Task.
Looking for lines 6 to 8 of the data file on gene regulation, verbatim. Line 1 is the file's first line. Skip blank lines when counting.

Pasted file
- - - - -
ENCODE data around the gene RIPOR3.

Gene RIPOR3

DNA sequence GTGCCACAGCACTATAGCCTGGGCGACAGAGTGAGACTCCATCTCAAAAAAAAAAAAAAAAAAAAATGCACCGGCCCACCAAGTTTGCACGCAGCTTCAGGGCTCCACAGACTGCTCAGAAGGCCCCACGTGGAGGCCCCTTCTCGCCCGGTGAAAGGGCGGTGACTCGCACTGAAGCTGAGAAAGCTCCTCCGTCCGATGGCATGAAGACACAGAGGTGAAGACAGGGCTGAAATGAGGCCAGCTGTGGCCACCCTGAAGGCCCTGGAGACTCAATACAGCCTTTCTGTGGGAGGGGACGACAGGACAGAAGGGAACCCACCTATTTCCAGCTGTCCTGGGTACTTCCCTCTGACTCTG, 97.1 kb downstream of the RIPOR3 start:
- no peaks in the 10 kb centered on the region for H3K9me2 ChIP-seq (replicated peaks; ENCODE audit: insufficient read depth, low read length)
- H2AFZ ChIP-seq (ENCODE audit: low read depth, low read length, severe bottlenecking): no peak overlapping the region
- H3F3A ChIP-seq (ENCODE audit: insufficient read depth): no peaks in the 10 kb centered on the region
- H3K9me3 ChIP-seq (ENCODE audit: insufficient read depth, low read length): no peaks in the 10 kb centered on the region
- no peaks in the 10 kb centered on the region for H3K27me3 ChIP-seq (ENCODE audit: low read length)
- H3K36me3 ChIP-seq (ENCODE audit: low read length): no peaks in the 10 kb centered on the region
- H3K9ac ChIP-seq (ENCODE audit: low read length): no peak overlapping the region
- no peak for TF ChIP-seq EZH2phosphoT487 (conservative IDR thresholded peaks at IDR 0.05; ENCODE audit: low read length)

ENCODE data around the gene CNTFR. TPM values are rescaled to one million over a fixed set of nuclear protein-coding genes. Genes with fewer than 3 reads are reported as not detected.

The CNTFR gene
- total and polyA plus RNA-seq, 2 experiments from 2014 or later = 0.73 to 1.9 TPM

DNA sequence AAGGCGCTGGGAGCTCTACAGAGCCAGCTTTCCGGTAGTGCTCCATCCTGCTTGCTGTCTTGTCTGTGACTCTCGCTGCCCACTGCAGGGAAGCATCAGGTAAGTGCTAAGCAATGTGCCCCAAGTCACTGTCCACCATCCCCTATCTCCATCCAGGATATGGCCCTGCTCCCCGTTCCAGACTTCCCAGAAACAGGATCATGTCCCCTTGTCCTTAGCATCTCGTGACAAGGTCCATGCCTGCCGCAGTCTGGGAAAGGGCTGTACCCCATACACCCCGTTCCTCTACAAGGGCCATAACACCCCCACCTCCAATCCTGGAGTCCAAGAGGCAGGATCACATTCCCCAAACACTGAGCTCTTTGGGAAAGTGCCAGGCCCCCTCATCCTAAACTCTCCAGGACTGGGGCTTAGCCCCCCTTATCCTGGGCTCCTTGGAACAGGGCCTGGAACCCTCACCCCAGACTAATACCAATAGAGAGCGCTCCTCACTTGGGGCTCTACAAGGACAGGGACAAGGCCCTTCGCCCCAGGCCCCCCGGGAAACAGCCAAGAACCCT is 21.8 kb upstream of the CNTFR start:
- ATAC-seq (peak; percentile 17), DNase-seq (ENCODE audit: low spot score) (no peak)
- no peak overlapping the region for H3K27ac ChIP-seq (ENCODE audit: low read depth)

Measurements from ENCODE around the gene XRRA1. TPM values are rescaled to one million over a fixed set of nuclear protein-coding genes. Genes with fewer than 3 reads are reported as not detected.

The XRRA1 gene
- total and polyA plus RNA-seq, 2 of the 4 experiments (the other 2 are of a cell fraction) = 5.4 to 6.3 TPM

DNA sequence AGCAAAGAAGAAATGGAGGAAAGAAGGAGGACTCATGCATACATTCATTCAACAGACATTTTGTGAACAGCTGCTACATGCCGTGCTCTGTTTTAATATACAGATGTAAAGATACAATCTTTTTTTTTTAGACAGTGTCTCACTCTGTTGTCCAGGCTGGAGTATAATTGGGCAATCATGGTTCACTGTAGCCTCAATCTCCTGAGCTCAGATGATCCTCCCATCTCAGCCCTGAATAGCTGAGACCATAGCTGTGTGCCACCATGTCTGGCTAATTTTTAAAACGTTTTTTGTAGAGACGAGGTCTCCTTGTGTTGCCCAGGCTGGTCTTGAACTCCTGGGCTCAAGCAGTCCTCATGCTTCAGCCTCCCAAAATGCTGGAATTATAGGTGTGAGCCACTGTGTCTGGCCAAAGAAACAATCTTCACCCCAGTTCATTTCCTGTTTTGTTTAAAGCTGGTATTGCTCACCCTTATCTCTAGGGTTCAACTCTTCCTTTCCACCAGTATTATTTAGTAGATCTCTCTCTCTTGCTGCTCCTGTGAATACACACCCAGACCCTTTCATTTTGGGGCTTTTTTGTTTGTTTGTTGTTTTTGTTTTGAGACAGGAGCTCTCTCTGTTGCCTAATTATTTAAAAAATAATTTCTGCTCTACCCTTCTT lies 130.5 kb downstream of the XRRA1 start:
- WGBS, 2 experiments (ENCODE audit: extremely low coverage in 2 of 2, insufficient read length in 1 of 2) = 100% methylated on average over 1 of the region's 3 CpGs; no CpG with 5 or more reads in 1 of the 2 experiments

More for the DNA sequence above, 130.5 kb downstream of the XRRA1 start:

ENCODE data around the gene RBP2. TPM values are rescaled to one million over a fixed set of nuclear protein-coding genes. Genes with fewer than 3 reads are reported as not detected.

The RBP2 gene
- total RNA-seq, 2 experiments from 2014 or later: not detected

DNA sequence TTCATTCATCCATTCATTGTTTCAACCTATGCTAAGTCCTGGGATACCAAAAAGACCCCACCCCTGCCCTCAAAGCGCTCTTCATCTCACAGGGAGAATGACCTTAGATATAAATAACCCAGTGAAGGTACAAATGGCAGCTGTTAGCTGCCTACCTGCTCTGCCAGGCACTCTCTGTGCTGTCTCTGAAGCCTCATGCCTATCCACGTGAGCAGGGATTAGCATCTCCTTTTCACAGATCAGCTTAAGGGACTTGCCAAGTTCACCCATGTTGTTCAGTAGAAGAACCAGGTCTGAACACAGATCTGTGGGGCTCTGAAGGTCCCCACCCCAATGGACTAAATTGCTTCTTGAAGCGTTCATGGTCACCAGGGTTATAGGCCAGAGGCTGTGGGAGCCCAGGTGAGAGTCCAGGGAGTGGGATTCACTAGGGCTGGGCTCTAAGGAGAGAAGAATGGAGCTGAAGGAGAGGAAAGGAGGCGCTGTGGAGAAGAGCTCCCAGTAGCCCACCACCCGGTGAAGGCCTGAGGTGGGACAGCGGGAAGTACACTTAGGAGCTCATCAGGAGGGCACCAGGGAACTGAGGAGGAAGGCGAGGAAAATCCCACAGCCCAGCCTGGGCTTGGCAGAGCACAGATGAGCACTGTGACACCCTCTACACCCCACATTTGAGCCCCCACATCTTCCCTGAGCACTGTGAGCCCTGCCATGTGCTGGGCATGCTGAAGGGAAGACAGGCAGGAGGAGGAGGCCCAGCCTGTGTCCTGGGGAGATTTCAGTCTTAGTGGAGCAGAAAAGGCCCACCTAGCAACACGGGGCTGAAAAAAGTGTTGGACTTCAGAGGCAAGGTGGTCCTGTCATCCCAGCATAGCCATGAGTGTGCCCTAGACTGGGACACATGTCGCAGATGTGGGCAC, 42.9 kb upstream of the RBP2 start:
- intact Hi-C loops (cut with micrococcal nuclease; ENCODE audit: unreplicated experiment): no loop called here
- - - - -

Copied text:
- H3F3A ChIP-seq (ENCODE audit: insufficient read depth): no peaks in the 10 kb centered on the region
- H3K9me3 ChIP-seq (ENCODE audit: insufficient read depth, low read length): no peaks in the 10 kb centered on the region
- no peaks in the 10 kb centered on the region for H3K27me3 ChIP-seq (ENCODE audit: low read length)